Vietnam is a country long steeped in surprisingly ancient tea traditions, although it is often overshadowed by such industry giants as China, Japan, and India. But unknown to many Western tea drinkers, this small country has a lot to offer when it comes to tea varieties, one of the most impressive of which are the Snow Shan teas. Named for the fine white down that can be observed upon the plucked leaves, these teas are truly unique not only for their excellent flavors, but for the special cultural significance that they hold for the people of Vietnam.
Snow Shan teas are grown high in the mountains of northern Vietnam, where the country is bordered by the eastern edges of the Himalayas. Although this tea region crosses multiple provinces, the largest growth area of Snow Shan is in Ha Giang, Vietnam’s northernmost point. Throughout the country, differences in climate, geography, and terrain produce unique impacts on the tea’s terroir, which in turn leads to many variations in aroma and flavor. In Ha Giang, many of the wild tea trees from which Snow Shan is harvested are over a hundred years old (some are said to be nearly a thousand) with massive trunk sizes over a meter in diameter. A far cry from the small shrubs from which many industrially-produced teas are farmed! These ancient trees are carefully tended by the indigenous ethnic peoples of the regions in which they are grown, such as the H’mong or Dao, who carry with them many generations of Vietnamese tea tradition.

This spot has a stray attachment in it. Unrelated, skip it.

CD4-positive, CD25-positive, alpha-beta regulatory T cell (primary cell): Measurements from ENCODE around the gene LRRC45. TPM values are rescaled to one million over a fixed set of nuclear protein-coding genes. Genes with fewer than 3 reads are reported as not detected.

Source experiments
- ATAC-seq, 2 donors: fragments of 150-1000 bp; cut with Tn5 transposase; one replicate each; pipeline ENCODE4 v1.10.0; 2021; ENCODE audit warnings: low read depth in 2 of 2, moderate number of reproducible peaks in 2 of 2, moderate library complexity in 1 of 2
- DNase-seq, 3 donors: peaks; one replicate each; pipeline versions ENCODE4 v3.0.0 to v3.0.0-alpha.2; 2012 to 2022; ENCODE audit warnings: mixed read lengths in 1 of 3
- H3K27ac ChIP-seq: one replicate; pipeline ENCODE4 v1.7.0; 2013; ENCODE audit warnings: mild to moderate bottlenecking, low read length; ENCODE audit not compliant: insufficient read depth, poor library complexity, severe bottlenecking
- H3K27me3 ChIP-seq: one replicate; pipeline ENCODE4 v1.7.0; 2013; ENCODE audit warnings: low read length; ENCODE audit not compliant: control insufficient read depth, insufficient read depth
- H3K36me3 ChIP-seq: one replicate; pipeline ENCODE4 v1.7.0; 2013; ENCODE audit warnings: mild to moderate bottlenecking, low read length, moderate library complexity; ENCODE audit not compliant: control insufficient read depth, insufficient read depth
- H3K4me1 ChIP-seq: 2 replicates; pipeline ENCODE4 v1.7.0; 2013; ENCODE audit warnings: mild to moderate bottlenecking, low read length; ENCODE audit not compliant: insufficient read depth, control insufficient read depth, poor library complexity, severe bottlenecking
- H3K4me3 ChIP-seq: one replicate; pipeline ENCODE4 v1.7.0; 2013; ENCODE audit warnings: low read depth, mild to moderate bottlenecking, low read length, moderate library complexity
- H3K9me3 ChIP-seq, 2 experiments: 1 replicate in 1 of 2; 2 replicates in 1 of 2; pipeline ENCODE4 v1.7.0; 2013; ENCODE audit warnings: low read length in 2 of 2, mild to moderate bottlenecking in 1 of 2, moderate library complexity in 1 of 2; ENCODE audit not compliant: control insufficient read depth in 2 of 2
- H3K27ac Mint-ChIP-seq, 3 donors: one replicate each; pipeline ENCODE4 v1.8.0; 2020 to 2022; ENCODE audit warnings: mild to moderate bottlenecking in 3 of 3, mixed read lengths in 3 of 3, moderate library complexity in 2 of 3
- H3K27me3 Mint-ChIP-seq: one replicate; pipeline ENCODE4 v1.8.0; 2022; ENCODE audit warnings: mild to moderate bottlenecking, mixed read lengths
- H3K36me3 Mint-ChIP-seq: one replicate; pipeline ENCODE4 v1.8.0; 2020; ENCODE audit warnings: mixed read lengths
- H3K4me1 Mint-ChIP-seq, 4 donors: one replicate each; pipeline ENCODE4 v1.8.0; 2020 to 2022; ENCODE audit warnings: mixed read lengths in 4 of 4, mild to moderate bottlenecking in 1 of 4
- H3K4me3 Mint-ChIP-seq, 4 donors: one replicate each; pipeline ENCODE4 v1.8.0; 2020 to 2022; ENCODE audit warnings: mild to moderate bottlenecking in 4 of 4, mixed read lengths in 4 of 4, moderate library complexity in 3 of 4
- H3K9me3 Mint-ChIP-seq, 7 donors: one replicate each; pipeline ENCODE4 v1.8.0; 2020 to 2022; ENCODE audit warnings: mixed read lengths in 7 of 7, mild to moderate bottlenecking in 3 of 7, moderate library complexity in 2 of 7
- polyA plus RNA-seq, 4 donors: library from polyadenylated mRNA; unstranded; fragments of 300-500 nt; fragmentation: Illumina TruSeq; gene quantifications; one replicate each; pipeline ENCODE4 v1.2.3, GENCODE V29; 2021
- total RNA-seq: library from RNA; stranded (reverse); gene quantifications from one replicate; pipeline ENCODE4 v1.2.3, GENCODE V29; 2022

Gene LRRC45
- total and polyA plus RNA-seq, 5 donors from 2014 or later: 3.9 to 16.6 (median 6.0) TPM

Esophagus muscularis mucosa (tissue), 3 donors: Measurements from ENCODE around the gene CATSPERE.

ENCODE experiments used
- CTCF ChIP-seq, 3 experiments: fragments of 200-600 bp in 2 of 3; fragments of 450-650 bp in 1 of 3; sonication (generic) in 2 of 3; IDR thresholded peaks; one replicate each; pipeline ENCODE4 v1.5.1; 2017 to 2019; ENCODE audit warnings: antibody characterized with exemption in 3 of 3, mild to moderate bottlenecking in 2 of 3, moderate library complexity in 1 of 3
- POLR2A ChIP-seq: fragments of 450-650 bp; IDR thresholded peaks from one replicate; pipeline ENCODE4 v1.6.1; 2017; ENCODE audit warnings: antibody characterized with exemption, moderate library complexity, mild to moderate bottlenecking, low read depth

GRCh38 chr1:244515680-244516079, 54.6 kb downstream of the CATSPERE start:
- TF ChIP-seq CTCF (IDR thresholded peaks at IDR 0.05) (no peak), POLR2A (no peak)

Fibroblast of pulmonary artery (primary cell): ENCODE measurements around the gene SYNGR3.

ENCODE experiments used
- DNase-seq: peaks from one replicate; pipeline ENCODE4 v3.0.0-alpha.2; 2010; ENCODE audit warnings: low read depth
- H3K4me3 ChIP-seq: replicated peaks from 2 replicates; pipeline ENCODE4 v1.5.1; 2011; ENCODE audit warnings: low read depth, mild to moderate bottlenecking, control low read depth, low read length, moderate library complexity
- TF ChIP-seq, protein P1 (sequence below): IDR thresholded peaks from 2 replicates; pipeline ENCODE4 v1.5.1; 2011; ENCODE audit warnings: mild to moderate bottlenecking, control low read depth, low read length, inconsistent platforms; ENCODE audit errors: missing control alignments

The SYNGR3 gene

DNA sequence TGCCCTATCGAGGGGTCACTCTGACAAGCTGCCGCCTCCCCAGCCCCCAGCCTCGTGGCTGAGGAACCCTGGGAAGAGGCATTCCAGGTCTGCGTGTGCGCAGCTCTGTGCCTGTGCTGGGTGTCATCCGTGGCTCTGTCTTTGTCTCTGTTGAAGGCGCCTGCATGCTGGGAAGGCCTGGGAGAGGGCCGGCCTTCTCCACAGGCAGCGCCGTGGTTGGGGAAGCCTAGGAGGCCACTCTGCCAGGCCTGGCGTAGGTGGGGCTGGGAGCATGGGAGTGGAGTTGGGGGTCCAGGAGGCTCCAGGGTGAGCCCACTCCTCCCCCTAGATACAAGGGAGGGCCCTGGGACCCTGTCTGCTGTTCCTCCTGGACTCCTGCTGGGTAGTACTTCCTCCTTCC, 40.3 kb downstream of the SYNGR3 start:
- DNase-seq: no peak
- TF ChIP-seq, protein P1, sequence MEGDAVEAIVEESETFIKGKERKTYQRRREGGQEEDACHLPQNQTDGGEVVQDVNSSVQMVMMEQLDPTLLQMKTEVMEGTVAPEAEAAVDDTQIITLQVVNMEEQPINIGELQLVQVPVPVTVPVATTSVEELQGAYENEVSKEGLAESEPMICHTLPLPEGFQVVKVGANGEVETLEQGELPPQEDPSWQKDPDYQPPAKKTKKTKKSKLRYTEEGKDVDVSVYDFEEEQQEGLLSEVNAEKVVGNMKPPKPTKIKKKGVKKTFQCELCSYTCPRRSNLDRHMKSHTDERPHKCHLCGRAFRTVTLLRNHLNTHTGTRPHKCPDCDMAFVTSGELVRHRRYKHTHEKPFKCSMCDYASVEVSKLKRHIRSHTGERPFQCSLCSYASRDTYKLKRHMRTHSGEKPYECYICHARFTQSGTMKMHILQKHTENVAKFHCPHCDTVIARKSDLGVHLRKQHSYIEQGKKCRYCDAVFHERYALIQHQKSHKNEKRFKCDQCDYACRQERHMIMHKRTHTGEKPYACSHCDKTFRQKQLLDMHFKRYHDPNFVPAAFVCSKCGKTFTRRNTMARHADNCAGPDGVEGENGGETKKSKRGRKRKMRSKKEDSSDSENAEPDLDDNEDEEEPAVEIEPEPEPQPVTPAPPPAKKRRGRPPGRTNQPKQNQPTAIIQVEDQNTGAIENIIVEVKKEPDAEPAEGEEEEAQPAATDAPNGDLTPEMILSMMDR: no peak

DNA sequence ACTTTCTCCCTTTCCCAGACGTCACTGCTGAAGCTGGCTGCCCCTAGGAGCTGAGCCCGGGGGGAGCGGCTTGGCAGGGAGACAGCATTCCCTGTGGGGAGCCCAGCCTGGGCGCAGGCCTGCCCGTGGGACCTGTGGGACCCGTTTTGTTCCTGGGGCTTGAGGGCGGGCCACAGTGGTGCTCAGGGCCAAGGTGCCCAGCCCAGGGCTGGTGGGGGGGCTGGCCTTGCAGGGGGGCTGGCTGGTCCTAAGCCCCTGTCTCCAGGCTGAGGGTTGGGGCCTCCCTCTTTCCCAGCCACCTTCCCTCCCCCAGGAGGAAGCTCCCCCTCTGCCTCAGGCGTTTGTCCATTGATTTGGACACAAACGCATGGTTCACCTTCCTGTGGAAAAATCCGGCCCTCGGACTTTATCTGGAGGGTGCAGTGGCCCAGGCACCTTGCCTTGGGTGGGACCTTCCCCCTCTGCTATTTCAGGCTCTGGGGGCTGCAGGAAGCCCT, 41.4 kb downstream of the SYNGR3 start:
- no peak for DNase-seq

Among the subgroups of Snow Shan teas, one of the most interesting and outstanding offerings from Ha Giang are Snow Shan White Tea Buds, grown on the high mountain slopes of Mt. Chiêu Lầu Thi in the rural district of Hoàng Su Phì. Rather than plucked leaves, these woody small bundles (resembling pinecones) are actually harvested from unopened stem buds, taken from the main trunk and branches of the ancient tea trees. When infused, they release a light and delicate aroma in a pale golden liquor, with sweet floral and woody flavors leaving a lingering aftertaste of subtle spice. We are not exaggerating when we say that there is no tea anywhere in the world that can quite compare!
Another fantastic example of the best qualities of Vietnamese tea is the High Mountain Snow Shan, a black tea with large full leaves from mature trees grown at elevations around 1,400 feet high. The resulting tea is very smooth and mellow, but still rich with complex flavors and aromas.
While still a relative newcomer to the modern orthodox tea market, Vietnam has a lot to offer when it comes to truly unique tea experiences. If you have yet to try Vietnamese tea, Snow Shan varieties can be a wonderful place to start.
By: Jen Coate